So, when was the last time you got angry? Be honest. Was it yesterday? A few days ago? This morning? Now? Do you remember what set you off? Maybe it was a family member getting in your space? Or someone at school or work mistreating you? Was it something monumental, like the injustice of human trafficking? Or was it something kind of minor, like the injustice of that guy cutting you off in traffic? Are you the kind of person who loses their cool easily, or does it take a lot to push your buttons? What are you like when it comes to anger? Share with each other some of your answers to these questions.
Anger is one of those weird emotions. I’d certainly categorize it as a negative emotion, and yet, often, getting angry feels pretty good. Blowing up at someone can have the give the same satisfaction as scratching an itch. And once you do that, it becomes almost addictive. We feel “right” being angry, so we stoke those embers and keep that grudge smoldering for a good long while. Right? Where does anger fir in the Christian experience?
Over the next several weeks, we will hear Jesus address some hot topics we wrestle with in discipleship, starting with the issue of anger. Read Matthew 5:21-26 together.
I love that Jesus starts with murder. The sixth commandment is often our go-to standard for “acceptable” living. “Well, I haven’t murdered anyone, so I can’t be that bad.” Seriously, is that really the rule we want to measure ourselves with—as long as you’re not homicidal, you’re ok? This is the point where Jesus calls us to start living on a higher plane than what has become the standard rule of thumb. It’s not just about managing any murderous tendencies, it’s about managing the root cause of those feelings: anger.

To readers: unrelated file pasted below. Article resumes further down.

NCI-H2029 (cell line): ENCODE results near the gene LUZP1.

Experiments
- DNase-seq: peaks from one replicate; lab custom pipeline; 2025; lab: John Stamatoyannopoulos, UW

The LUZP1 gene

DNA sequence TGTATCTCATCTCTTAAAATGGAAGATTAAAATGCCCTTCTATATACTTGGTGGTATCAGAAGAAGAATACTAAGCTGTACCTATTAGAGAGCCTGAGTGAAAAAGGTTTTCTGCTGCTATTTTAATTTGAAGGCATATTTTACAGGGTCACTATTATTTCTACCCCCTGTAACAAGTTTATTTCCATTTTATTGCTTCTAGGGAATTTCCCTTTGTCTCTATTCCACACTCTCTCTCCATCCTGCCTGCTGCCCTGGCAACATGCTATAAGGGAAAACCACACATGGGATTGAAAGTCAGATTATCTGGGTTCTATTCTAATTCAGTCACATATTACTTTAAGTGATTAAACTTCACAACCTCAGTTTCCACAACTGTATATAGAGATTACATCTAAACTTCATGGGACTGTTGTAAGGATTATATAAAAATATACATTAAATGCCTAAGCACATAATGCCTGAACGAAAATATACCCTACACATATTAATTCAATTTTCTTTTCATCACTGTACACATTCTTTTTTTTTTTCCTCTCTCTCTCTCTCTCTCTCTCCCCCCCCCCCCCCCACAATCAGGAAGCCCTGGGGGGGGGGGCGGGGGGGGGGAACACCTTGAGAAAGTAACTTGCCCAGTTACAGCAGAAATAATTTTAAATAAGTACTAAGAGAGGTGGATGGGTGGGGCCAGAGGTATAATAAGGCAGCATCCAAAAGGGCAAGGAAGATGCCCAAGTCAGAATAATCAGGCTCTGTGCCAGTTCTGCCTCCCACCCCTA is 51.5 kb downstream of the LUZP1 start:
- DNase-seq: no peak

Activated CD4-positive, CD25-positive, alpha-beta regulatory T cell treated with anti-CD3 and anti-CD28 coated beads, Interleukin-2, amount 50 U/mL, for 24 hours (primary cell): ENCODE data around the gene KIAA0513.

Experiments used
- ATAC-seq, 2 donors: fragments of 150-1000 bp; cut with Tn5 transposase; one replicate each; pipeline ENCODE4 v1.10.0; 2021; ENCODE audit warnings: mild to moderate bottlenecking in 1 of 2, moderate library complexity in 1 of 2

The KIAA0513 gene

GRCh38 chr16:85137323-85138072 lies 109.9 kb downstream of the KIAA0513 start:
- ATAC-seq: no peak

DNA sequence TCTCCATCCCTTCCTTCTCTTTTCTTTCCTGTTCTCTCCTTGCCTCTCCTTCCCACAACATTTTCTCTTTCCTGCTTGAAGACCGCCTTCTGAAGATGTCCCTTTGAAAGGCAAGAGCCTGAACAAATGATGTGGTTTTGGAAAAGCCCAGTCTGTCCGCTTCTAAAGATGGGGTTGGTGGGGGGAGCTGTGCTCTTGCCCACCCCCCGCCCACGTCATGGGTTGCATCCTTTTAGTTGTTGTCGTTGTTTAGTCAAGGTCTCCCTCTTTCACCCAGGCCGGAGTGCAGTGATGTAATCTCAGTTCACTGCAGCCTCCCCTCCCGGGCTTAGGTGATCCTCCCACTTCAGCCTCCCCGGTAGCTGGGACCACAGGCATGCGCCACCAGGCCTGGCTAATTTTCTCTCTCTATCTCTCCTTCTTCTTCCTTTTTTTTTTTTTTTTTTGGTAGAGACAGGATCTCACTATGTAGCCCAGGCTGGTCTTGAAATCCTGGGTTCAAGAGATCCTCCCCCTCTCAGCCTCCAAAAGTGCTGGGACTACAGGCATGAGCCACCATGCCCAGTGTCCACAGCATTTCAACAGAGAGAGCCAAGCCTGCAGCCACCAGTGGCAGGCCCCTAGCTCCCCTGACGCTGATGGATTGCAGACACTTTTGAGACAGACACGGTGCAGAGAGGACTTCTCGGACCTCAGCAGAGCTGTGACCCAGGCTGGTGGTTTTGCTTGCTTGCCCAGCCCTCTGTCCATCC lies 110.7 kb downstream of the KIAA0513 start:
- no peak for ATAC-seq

Now Jesus does not say we should never experience anger. Certain things should anger us, like sin or injustice. But Jesus points out that what we need to be wary of is anger fostered in or harbored for people in our lives, in particular our brothers and sisters in faith. Yes, sometimes someone does something that gets under your skin. What we want to do in those situations is deal with the emotions. Unprocessed anger is a lot like moisture in an enclosed space. At first glance, it doesn’t seem like a big deal. It’s just water—give it time and it will evaporate, no problem. Wrong! Water in an enclosed space becomes the perfect home for mold and mildew. Just leave a damp washcloth in a Ziploc bag for a couple of days and you’ll smell what I mean. At first glance, anger doesn't seem like any big deal. It’ll die down after a bit, right? Wrong! If we don’t deal with our anger, if we don’t bring it out into the open and talk about what’s going on, it becomes the perfect home for bitterness, resentment and sin.
Jesus witnessed so much sin and injustice around Him, and yet what He modeled was not fierce anger over and over, but honesty led with love. He didn’t hold on to grudges or pop off at anyone who crossed His path. He valued the other person and their relationship more than any indignations He may have felt. Jesus chose to confront the sins He saw openly and with a desire for healing and repentance, not punishment or vengeance. That’s our model, friends.
So where’s your anger at today? Are you dealing with some unresolved issues? Is there someone (or a couple of someone’s) who have been living in your angry crosshairs lately? If so, now’s the time to deal with it. It could be you need to have a chat and talk about some things, bring the source of your anger out into the open. Maybe you just need to let go and move on. Perhaps you’re not the angry one but the one who has caused anger in someone else. These verses tell us that if someone else is angry and keeping it confined, we should go and start the conversation to bring the issue to light. Take some time to talk about your “anger issues” with each other and brainstorm ways you can begin to follow Jesus’ lead in keeping anger at bay in our lives and in our hearts.
Thank you, God, for loving us. When we look around and see all of the sin and disobedience in the world, we would understand if you had a holy tantrum. Yet, your choose to love us. Help Guide us to lead with love, to open up in honesty, and to give grace. Give us the courage to let go of our anger and lead with love. In Your Holy Name we pray, Amen.
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